Having just won ‘Best Motion Picture’, ‘Best Original Score’ and ‘Best Performance by an Actor in a Motion Picture’ at the Golden Globes and receiving four awards at the Critics Choice Movie Awards, The Artist is proving to be incredibly popular. If you ever thought that classic movies were dull, then you will undoubtedly feel dubious about the story of silent movie star George Valentin. So be prepared for your skepticism to be erased by this wonderfully crafted piece of work. Marrying the old and new elements of film and entertainment, Michel Hazanavicius successfully unites an otherwise divided audience.
Beautifully shot and magnificently capturing 1920s Hollywood, Hazanavicius transports his audience into a world of glamour, fame, humour and heartache; without an actor uttering a single word. And yet this film is not entirely silent, there are two moments where Hazanavicius uses sound. I will not tell but both are carried out with such elegance that the flow of the film is never broken, merely enhanced.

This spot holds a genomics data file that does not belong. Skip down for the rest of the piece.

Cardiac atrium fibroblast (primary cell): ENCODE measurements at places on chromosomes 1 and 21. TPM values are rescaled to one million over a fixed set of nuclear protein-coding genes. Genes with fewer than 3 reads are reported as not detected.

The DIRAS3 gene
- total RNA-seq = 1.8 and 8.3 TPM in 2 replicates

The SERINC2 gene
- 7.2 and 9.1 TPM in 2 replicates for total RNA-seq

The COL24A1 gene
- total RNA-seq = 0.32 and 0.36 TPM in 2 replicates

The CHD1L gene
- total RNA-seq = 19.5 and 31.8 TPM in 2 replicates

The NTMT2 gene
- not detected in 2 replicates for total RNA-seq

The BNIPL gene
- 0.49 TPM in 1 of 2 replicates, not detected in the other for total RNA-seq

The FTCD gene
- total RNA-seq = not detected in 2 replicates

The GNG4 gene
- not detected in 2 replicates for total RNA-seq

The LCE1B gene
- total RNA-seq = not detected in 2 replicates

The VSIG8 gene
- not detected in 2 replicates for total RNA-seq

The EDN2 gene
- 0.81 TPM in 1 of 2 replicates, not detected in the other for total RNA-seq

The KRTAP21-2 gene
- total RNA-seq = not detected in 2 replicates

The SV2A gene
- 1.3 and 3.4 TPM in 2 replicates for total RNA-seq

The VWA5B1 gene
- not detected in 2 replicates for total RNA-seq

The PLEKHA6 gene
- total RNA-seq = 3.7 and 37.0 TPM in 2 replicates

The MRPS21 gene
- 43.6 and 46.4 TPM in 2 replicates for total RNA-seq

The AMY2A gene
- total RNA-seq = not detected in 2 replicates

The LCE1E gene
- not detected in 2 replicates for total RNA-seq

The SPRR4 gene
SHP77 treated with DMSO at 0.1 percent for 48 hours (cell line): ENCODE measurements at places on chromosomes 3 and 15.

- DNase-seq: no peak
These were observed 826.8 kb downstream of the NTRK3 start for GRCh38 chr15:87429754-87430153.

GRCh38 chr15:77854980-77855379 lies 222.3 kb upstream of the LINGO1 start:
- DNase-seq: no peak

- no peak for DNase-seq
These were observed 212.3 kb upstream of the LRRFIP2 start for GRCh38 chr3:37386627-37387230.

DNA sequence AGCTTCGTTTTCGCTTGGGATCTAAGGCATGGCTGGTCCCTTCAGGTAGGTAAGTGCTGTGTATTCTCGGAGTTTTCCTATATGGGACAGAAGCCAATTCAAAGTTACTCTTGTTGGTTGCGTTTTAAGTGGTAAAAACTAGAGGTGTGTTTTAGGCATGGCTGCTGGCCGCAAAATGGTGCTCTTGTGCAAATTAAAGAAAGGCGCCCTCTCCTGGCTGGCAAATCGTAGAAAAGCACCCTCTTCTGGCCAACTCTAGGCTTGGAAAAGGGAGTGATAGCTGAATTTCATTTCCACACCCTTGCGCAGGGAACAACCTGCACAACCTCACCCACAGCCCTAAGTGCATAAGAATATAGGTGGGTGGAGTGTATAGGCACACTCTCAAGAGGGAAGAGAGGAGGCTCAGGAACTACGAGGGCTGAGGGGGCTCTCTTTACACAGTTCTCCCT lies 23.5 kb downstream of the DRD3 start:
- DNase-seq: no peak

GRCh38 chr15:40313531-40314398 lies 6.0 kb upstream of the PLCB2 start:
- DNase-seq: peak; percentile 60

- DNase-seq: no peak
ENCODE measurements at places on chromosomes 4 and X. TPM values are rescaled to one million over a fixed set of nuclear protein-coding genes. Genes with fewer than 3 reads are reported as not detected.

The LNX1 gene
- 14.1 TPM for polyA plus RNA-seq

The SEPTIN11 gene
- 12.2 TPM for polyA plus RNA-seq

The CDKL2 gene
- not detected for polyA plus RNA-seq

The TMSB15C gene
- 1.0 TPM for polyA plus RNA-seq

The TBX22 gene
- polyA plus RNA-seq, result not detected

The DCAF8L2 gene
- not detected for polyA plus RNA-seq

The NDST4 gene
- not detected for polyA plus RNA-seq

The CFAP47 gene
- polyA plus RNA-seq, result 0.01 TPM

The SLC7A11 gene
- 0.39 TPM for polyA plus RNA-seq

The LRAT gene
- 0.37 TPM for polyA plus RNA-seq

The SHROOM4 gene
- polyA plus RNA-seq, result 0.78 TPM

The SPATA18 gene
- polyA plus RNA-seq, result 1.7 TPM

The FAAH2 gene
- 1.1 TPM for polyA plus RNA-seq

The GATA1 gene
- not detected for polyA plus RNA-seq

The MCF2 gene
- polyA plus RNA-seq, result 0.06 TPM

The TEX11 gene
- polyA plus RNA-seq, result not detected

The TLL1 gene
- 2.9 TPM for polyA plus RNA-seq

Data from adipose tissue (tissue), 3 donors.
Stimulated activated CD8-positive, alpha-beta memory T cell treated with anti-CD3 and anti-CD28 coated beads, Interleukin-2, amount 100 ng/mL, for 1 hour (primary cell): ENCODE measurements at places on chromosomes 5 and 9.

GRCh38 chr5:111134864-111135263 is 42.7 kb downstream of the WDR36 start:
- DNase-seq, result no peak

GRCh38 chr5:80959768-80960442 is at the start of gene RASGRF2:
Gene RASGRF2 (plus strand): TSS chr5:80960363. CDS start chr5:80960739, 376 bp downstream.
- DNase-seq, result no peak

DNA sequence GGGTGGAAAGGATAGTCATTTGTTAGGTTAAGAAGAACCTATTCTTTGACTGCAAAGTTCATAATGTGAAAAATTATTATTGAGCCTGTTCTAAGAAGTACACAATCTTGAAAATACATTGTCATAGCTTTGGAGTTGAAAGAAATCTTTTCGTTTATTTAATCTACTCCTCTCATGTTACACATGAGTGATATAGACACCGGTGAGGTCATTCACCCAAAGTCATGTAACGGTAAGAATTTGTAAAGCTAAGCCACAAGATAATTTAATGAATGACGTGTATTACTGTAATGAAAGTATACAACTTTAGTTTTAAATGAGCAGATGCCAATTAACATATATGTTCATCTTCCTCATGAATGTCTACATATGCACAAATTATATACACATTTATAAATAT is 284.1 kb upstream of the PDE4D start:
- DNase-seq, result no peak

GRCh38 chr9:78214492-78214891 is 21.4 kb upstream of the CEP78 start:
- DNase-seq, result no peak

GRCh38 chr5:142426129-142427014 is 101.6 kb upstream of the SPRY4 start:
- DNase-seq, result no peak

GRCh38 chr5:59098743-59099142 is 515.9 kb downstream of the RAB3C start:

Hazanavicius carries the theme of old vs. new throughout the film, with it being the major conflict faced by the protagonist, Valentin. Jean Dujardin does well as the lead male; without his comic timing and impeccable facial expressions the film would not be nearly as lovable as it is. The chemistry between Dujardin and leading lady Bérénice Bejo (Peppy Miller) is faultless, giving this film a charm and energy not to be missed. So, if you are looking for a film that will make your eyes tear up with pity, make you laugh out loud and make you hide behind your hands, then be sure to go and see The Artist this month.